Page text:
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I am making pattern 8054 Roses & Ribbons which has a size of 24" x 18". Should this project be framed with H-lead or zinc? The project will be placed into a wooden frame upon completion. Perhaps I have been reading too much, I have come across a few articles where repair work has had to be done on windows because the zinc could not stand up to the task and bowing of the glass, etc. resulted. For this project I am using the lead method instead of copper foil. HELP!
Don't let articles like these discourage you; there are several reasons why this may be happening and all can be prevented. It's possible for a panel which measures more than 18" to 24" vertically to buckle regardless of whether it is framed in lead or zinc. First of all, any panel with measurements this large should be reinforced approximately every 12" to 18" horizontally. The weight of the glass in panel may cause it to buckle or press downward. Use external reinforcement (zinc rebar), by soldering this directly across the back of your panel. This helps support the piece's weight. If a piece is to be framed with adjustable "U" zinc, the weight of the panel may cause the opening on the bottom strip to open and the panel will slide downward through the channel and buckle. All you need to remember to do is slip a dowel into the bottom piece before you finish soldering it into place to help support the panel. Framing your piece with flat "H" lead is fine, too. If you are installing your window into an opening that may potentially not be square or some of the framing is warped, you can trim part of the lead channel to make installation easier. If you were using zinc, brass, or copper, you would have to remove the channel, either re-cut or grind the glass, and replace the channel, which can be a lot of work!
Making 11" x 69" stained glass on top of existing transom. will divide into 3 pieces because of length. would it be better to use one long piece of u zinc came on top & bottom & just put 2 ea.11" pieces vertically soldered in to separate for strength or should I just make 3 separate panels? I don't like the reinforcing bars or rods for my design. Or, would reinforcing steel strips be better. Concerned about buckling & installation. thanks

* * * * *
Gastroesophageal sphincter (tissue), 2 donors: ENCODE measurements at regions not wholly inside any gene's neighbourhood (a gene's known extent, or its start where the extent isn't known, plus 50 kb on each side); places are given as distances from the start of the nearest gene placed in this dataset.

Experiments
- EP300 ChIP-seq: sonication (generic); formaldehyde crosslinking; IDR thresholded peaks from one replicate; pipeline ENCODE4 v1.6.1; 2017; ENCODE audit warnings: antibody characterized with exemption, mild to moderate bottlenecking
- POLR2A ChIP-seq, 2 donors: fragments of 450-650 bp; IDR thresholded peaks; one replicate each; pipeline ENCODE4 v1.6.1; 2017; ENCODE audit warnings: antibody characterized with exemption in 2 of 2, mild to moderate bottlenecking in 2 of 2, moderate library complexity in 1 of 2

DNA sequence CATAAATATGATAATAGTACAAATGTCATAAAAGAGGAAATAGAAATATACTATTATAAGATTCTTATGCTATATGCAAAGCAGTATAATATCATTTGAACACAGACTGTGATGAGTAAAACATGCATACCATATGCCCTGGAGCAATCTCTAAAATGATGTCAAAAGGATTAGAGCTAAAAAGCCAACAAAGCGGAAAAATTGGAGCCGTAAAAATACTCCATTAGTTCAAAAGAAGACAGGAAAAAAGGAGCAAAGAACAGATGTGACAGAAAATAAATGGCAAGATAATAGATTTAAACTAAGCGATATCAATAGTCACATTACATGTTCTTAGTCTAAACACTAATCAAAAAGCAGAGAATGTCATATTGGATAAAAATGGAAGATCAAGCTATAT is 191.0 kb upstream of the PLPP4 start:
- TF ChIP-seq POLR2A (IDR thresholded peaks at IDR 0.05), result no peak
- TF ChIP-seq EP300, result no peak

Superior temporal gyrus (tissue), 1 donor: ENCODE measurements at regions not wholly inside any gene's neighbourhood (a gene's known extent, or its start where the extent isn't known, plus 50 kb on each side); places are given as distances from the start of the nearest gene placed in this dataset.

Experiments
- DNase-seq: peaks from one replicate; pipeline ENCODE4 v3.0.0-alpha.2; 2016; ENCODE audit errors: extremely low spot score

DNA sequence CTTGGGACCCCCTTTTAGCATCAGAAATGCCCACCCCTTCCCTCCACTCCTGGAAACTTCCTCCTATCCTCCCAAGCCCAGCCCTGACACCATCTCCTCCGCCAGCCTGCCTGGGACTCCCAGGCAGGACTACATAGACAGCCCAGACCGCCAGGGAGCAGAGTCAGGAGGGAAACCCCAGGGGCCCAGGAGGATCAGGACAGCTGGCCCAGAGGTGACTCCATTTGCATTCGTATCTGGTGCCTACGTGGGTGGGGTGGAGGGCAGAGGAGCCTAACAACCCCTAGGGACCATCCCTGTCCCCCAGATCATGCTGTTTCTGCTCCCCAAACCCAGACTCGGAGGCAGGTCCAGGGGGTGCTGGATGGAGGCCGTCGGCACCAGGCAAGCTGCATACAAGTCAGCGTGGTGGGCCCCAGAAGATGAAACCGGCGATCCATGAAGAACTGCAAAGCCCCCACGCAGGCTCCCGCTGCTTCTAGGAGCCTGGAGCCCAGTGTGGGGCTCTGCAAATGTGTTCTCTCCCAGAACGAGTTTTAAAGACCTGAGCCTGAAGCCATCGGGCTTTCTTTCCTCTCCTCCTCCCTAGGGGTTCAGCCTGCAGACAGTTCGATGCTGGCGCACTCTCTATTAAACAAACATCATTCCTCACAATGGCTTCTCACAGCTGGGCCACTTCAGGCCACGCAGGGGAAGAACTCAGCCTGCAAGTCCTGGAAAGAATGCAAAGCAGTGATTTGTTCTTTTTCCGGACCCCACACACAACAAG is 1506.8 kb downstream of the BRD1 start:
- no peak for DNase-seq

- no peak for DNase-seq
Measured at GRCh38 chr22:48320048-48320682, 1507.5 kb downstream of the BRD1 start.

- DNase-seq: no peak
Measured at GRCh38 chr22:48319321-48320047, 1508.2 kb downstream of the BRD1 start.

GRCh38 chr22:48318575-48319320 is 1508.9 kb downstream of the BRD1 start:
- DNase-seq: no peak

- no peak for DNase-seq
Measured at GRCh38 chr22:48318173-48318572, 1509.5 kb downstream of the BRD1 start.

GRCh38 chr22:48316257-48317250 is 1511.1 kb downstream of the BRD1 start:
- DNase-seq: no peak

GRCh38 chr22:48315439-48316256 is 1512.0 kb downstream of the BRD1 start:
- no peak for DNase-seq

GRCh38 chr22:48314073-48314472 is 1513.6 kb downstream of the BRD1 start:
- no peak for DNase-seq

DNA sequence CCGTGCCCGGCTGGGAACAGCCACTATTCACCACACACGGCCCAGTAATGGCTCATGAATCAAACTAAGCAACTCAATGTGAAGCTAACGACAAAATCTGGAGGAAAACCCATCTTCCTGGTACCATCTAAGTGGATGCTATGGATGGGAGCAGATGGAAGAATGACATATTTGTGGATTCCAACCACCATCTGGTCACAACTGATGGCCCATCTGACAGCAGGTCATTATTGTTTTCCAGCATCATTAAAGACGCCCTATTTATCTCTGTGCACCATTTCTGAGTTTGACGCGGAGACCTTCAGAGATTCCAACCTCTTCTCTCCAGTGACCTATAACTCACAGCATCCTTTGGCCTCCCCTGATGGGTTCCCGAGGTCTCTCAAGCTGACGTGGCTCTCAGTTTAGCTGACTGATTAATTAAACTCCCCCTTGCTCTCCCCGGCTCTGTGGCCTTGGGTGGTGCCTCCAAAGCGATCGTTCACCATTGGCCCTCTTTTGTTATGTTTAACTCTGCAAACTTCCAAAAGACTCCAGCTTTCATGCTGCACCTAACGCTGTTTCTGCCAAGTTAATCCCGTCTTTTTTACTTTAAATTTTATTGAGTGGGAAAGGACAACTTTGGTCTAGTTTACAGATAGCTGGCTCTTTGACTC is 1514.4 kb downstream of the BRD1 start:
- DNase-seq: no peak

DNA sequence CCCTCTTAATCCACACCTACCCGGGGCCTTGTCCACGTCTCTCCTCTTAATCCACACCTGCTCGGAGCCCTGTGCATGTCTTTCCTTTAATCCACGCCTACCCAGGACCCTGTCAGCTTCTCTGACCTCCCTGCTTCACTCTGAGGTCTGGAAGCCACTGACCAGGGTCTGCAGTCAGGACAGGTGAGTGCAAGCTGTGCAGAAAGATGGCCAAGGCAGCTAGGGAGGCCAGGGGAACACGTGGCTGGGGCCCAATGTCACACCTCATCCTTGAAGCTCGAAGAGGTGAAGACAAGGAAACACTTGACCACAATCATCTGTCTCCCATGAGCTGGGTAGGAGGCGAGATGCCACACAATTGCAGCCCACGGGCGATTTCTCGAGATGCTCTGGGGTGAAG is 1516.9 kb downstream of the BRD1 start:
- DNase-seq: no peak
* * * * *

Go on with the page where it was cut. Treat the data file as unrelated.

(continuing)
Steena GautWednesday, June 17, 2020
Kayleigh ClarkThursday, June 13, 2019
@ The Canfield Diamond Lead Free Came you reference we only offer in an H channel, which is ideal for using between glass pieces to assemble a project. This came has a unique working temperature range, and can only be used with the matching solder from Canfield as shown together at https://www.delphiglass.com/lead-came-supplies/lead-free-came/Alternatively, we do offer zinc came which can be used with any lead-free solder, and it is available in both H channel to assemble glass pieces and U channel to apply a border. Zinc came unfortunately is a rigid metal, which can make it more challenging to use in designs that have curves.
I am working on a leaded panel that is approximately 3' x 3'. It has two support pieces, but I am looking for something about 1" that I can frame the panel in. Do you have any suggestions? Thank you!
I have only framed panels in zinc came for hanging but now I need to know about trimming a panel for installation. I need to trim a copper foil panel (8" wide by 18" tall) that will be installed on the interior of a double paned glass window in a wooden door. I am using a Delphi catalogue to look at came. To trim should I use lead came, 1/8" Flat U? Thanks for your expert advice.
This is a great article. I haven't had any issues with the zinc and rebar but I have also never heard of putting a dowel into the bottom channel of the came that is awesome. Would that same principle work by filling the bottom of the channel with caulk or the like possibly giving the window space to spread in the seasons (I am in Chicago and the weather is so varied that a door which closes nicely in the winter has to be given a shoulder and body weight to close in the summer because the wood swells so badly. I see more actual outward bowing than downward slumping in panels here.